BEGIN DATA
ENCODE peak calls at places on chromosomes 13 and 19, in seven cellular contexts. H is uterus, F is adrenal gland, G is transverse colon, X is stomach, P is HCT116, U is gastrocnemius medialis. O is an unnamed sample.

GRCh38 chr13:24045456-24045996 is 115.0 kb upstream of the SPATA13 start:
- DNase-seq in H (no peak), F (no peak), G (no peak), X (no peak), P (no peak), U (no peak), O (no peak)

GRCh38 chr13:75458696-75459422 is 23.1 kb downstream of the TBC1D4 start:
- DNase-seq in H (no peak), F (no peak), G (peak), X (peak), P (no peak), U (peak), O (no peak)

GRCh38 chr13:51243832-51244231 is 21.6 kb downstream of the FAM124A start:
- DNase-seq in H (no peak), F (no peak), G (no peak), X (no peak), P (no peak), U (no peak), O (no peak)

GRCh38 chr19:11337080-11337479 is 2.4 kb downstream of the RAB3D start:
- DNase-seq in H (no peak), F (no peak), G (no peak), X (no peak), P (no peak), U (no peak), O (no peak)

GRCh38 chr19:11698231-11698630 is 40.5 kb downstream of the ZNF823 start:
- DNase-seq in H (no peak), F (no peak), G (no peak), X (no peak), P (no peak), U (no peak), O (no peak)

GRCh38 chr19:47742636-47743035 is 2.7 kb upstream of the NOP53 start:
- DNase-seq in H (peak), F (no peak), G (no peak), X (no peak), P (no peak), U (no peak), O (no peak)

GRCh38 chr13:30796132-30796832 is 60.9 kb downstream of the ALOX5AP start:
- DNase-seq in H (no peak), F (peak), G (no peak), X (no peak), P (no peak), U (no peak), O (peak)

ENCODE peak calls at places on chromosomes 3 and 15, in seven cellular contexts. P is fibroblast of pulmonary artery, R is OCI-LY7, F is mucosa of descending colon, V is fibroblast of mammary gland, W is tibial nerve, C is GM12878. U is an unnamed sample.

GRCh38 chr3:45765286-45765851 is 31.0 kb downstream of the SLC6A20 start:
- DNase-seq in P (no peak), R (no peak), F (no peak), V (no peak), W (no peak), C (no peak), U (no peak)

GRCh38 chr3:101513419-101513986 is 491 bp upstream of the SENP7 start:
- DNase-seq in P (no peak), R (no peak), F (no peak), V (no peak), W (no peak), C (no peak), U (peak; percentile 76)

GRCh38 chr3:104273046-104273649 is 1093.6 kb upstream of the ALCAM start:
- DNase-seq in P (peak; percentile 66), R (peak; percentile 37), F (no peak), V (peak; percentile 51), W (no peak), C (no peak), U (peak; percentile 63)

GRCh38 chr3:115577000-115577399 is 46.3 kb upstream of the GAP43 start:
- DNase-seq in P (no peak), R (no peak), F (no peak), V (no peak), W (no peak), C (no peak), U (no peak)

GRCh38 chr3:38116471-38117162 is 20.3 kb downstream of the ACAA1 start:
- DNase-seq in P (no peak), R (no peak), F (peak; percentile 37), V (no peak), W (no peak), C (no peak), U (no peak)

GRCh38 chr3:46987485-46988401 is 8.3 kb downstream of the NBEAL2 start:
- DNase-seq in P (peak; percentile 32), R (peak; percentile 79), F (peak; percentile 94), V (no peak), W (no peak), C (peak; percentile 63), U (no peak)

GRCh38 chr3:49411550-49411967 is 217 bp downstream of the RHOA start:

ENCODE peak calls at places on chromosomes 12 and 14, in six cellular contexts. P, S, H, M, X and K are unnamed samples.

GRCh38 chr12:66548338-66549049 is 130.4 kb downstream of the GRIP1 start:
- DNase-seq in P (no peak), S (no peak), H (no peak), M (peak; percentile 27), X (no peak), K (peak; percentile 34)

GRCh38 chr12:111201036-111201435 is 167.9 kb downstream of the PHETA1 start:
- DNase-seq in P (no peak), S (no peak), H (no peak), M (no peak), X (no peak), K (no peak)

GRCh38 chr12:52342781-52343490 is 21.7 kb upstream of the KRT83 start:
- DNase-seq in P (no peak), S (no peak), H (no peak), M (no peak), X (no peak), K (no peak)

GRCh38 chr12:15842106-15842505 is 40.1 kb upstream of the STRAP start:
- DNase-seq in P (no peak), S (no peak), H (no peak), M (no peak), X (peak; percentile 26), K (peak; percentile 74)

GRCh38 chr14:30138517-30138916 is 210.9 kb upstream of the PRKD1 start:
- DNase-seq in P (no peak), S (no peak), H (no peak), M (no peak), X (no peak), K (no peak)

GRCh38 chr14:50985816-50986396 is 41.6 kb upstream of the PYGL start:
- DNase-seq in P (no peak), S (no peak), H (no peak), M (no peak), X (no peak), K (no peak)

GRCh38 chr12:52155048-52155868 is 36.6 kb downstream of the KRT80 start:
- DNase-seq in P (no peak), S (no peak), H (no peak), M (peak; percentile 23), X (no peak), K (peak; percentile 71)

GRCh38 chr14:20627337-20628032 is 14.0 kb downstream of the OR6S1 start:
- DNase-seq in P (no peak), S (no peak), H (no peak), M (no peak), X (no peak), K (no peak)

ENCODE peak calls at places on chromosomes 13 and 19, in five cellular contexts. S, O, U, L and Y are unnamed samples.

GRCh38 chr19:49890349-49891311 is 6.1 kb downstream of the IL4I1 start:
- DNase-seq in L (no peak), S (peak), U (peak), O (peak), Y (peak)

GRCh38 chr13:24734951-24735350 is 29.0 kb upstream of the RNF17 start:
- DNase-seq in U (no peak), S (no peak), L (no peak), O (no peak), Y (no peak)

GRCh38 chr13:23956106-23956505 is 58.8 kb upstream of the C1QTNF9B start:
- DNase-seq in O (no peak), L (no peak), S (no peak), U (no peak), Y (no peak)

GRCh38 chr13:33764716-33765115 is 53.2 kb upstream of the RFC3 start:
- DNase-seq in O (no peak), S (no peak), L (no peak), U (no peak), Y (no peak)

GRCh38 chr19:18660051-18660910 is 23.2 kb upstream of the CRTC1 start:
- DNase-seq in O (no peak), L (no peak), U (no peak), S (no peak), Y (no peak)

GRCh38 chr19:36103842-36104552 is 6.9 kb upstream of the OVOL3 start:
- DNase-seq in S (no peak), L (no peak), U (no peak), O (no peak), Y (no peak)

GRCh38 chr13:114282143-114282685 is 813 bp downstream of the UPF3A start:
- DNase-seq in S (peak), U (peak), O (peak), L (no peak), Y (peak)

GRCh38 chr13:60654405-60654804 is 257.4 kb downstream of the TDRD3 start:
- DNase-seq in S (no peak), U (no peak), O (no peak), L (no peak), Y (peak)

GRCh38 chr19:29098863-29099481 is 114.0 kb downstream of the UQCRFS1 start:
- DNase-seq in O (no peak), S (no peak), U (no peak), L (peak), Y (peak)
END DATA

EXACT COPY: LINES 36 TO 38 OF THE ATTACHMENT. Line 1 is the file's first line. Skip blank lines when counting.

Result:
- DNase-seq in P (no peak), S (no peak), H (no peak), M (no peak), X (no peak), K (no peak)

GRCh38 chr12:15842106-15842505 is 40.1 kb upstream of the STRAP start:
- DNase-seq in P (no peak), S (no peak), H (no peak), M (no peak), X (peak; percentile 26), K (peak; percentile 74)